Among the factors pushing inflation expectations up, Mr. Guillen cited the relative inertia of inflation in the previous year, mainly in the case of non-administered prices, imported inflation, and other factors such as one-off shocks to food prices, which remain relatively high.

The monetary authority also said that it doesn't see any risk of a credit crunch; that is, lending is not slowing down beyond what the monetary cycle forces it to — sending a message that the Central Bank also does not see greater risks in maintaining the monetary tightening for a longer period if inflation demands it.

Immediately after the presentation, and while Mr. Haddad was still explaining the new fiscal framework, Central Bank chairman Roberto Campos Neto spoke to the press. He reaffirmed what was in the minutes of the Monetary Policy Committee a day before, that the framework proposal will not automatically lead to a U-turn in the bank's recent hawkish stance. That would depend on a new fiscal rule being "credible" and "solid."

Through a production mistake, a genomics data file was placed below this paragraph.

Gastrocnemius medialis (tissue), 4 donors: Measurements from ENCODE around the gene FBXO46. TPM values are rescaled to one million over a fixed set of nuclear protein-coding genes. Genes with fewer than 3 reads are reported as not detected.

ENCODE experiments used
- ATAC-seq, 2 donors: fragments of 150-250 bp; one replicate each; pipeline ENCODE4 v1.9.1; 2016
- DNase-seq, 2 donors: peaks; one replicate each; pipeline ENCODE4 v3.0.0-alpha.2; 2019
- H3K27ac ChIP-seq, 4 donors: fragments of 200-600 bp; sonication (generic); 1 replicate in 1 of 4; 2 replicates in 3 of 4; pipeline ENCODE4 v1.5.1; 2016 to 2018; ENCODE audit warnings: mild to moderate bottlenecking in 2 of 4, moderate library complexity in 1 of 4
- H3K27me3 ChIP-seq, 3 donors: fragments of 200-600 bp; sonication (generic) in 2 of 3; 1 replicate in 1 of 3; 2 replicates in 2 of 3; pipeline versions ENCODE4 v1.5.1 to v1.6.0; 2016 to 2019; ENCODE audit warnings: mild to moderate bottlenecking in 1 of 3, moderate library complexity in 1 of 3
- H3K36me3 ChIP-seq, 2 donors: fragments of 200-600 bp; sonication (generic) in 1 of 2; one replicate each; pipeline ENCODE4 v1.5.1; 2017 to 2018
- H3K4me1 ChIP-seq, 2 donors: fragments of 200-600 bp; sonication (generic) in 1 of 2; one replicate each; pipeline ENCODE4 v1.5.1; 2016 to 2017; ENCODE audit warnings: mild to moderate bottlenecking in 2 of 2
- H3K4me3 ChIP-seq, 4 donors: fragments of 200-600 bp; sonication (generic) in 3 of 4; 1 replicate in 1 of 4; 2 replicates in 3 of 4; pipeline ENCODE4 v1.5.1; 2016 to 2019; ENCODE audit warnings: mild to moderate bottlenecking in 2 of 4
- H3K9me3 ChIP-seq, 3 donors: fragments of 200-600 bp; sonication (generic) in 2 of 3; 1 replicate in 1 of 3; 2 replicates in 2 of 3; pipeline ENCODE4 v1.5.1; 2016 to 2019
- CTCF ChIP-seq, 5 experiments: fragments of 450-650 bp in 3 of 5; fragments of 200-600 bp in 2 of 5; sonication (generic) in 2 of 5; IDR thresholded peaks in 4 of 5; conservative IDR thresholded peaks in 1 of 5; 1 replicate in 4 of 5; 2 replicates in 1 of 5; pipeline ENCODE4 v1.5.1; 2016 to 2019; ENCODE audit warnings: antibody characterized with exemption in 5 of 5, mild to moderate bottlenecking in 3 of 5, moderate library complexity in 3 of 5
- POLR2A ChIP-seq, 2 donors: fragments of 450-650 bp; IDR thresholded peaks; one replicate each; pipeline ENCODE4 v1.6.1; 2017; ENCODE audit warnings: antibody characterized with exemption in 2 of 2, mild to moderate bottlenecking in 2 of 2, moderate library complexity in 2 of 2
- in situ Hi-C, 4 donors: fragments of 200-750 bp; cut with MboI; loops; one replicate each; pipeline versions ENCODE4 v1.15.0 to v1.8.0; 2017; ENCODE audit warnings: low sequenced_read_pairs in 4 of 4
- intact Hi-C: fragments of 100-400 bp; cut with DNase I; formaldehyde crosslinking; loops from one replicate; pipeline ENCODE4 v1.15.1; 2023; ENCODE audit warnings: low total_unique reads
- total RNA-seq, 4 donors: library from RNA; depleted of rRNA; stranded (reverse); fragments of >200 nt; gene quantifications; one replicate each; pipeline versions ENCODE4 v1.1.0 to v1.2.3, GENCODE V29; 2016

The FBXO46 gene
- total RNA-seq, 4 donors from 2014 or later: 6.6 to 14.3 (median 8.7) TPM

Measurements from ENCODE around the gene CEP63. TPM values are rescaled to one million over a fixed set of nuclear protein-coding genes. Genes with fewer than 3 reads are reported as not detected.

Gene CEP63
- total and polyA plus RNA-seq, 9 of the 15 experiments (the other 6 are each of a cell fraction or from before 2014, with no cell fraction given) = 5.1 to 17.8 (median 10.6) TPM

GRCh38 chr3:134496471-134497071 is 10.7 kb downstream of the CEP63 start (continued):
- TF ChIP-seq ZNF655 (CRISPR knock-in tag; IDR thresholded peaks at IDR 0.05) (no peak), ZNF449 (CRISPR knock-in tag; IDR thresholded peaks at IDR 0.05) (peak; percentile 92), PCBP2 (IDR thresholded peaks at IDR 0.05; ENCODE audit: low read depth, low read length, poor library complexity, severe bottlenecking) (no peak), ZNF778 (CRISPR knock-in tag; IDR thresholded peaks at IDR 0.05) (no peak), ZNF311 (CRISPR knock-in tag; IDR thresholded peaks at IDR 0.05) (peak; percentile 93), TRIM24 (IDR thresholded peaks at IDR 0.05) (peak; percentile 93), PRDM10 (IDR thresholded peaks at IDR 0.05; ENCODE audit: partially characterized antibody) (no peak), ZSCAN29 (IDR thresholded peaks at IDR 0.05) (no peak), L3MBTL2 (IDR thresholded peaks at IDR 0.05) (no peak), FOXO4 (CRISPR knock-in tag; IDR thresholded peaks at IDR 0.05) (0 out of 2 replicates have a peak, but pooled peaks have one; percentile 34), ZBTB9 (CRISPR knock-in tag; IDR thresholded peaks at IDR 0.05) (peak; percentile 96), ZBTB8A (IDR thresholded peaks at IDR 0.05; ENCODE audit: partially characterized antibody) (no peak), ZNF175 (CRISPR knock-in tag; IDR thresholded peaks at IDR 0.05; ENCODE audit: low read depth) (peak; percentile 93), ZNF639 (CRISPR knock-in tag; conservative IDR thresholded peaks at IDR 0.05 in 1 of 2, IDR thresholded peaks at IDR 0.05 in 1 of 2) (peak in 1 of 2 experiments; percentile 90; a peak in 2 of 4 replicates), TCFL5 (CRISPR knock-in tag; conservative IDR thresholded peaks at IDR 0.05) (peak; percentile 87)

"We had access, a few weeks ago, to the first draft of the rule, but it still needed some polishing in parameters. We will evaluate the inflation trajectory after the new fiscal rule's implementation," Mr. Campos Neto said.

"[Finance] Minister Haddad has a big fight ahead of him; we recognize that. On our side, we are doing technical work with a short-term cost, but that cost would be greater if this work were not done."